That’s what a lot of analysts and economists are now proposing. Guys like Larry Kudlow, consulting to President-elect Trump, and in line for the Chairman of the Council of Economic Advisors.
Heck, why not? Other countries are now issuing long-term debt. Ireland and Belgium issued 100-year debt. Austria issued 70-year debt. Italy, France, and Spain issued 50-year debt. And Japan pushed out a 40-year maturity and is now considering 50 years.
Mexico, believe it or not, has already issued three 100-year bonds since 2010.
Britain’s U.K. Treasury has issued 40- to 50-year bonds seven times.
Here’s the thinking:
First, the average duration of marketable Treasury bonds held by the public has been roughly five years for a very long time. That’s not likely to change much, even if maturities are extended. Or so they think.
Second, Treasury’s held in public hands have moved up from 32 percent of GDP back in 2008 to 74 percent today. So, despite all our problems, economists basically believe debt isn’t hurting us.
Well, if that’s the case, does that really justify extending maturities and adding on our debt? Are these MBAs and PHDs just brain dead? Have they never traded the markets?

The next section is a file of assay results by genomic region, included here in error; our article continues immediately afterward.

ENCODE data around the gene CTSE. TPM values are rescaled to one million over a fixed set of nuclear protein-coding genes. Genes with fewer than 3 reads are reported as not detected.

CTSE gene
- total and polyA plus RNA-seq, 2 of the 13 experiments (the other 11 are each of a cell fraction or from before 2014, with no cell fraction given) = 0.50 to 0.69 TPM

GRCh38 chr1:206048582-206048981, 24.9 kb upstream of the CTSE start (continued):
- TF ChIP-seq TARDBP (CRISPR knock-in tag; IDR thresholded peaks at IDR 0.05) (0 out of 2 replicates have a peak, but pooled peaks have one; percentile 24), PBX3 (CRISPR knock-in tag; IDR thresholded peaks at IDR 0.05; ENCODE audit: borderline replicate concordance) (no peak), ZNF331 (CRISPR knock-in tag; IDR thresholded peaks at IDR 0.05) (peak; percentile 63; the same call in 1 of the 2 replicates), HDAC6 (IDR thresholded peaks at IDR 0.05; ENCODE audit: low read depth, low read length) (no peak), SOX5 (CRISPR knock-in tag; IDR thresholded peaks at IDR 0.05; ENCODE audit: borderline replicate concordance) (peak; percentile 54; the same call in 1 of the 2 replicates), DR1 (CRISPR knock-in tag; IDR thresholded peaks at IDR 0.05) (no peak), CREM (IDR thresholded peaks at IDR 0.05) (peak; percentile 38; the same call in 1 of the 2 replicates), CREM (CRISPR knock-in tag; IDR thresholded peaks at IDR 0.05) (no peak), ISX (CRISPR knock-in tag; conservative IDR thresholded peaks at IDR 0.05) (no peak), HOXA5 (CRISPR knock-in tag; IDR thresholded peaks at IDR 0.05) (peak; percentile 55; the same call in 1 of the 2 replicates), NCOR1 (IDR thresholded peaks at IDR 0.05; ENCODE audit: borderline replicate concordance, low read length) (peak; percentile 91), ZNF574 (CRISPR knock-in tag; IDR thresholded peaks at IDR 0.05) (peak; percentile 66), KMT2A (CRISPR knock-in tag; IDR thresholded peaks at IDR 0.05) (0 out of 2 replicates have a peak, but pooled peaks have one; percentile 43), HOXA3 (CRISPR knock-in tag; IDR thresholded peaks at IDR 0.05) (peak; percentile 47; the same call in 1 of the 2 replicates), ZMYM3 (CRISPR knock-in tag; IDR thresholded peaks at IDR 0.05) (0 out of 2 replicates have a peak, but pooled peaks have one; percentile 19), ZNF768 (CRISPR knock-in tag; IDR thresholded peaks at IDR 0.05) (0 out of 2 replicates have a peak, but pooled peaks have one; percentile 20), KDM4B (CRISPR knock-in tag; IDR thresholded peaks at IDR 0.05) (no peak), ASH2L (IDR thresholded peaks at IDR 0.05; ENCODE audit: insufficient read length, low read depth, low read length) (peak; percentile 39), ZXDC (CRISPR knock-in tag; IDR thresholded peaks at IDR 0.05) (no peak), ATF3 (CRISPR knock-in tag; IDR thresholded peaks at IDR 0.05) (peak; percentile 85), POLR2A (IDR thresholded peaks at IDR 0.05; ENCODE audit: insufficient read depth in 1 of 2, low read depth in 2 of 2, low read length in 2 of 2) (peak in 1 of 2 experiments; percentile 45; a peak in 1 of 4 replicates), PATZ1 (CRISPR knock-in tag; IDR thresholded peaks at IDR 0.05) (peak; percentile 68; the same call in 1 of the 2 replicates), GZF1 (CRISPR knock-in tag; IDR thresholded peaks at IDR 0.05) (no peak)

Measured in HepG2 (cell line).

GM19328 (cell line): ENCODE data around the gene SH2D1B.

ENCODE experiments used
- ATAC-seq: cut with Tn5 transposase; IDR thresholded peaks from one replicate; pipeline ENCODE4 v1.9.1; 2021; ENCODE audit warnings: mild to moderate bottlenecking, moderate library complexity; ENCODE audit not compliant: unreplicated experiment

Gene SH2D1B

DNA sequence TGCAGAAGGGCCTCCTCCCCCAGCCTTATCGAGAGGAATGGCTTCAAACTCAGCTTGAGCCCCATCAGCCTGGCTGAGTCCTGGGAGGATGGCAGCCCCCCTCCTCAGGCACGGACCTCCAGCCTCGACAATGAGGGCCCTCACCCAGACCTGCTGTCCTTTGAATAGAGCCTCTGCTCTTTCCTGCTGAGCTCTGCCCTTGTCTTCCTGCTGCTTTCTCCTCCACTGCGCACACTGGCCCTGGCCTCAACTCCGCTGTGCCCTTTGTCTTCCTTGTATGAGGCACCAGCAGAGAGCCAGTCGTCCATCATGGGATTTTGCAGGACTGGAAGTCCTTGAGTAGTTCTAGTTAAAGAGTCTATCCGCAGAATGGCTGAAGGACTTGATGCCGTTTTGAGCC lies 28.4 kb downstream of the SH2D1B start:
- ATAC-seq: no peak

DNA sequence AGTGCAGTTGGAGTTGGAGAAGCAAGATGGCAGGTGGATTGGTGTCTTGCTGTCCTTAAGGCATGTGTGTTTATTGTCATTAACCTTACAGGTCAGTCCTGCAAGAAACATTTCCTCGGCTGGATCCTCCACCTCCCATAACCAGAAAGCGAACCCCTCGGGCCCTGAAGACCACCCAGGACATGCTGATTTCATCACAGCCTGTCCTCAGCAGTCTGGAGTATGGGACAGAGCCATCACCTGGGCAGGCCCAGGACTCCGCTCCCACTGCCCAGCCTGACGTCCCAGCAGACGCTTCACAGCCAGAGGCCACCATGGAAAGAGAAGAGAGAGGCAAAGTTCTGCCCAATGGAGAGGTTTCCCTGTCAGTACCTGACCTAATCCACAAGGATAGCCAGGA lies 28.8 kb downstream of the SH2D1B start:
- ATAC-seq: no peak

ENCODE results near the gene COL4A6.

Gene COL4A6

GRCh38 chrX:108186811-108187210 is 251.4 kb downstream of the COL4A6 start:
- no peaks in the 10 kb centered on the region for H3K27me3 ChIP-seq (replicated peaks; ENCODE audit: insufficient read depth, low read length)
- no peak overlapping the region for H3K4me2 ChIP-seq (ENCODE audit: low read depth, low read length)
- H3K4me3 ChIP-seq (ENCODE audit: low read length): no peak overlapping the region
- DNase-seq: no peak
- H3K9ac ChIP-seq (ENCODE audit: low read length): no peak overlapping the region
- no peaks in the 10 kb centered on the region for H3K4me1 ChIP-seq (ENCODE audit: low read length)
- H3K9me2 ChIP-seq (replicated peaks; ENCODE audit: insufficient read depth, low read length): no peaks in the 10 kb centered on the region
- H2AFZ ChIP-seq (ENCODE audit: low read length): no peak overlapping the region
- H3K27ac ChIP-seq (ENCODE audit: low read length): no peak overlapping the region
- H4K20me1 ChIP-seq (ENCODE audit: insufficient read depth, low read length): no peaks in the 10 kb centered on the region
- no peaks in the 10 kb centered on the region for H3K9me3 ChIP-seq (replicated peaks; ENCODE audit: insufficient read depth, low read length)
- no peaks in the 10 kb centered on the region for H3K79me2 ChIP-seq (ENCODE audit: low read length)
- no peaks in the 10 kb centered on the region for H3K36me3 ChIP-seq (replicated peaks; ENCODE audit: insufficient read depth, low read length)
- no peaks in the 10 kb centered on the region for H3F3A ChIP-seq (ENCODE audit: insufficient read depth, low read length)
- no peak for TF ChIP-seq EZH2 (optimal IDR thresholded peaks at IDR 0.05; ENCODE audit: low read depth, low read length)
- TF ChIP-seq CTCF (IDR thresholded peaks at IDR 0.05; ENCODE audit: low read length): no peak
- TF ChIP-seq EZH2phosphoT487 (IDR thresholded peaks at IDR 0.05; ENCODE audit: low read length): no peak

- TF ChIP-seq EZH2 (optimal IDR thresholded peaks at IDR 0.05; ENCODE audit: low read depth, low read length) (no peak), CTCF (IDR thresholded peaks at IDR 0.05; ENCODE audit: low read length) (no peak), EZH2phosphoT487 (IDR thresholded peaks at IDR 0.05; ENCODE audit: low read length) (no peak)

Probably not. They don’t have a clue how debt can destroy a market, a sector, entire industries and even an entire economy.
Third, they claim extending or refinancing debt would somehow save the country hundreds of billions in interest expense.
How so? All it does is kick the can down the road. Meanwhile, interest expense for fiscal 2016 is nearly $250 billion.
And it assumes that the average duration would remain five years and that the debt would not increase above the current 74 percent.
Once again, the economists assume “no unintended consequences” in their thinking — which is always where things come back to bite them — and us.
And what if rates rise, as they are now doing? That would compound the interest expense repeatedly.
The principal value of those long-dated bonds would crash faster than you can bat an eye, way faster than the crash just experienced in the 30-year Treasury, which lost $108,497 of its value (based on $1,000,000 face value bond) — an astounding 10 percent — in just 26 trading days.
Excuse me, but I think issuing longer-dated Treasuries is …
1. A sign you’re broke.
2. A sign you’re desperate for credit.
3. A sign of great weakness to your foreign trade and credit sources.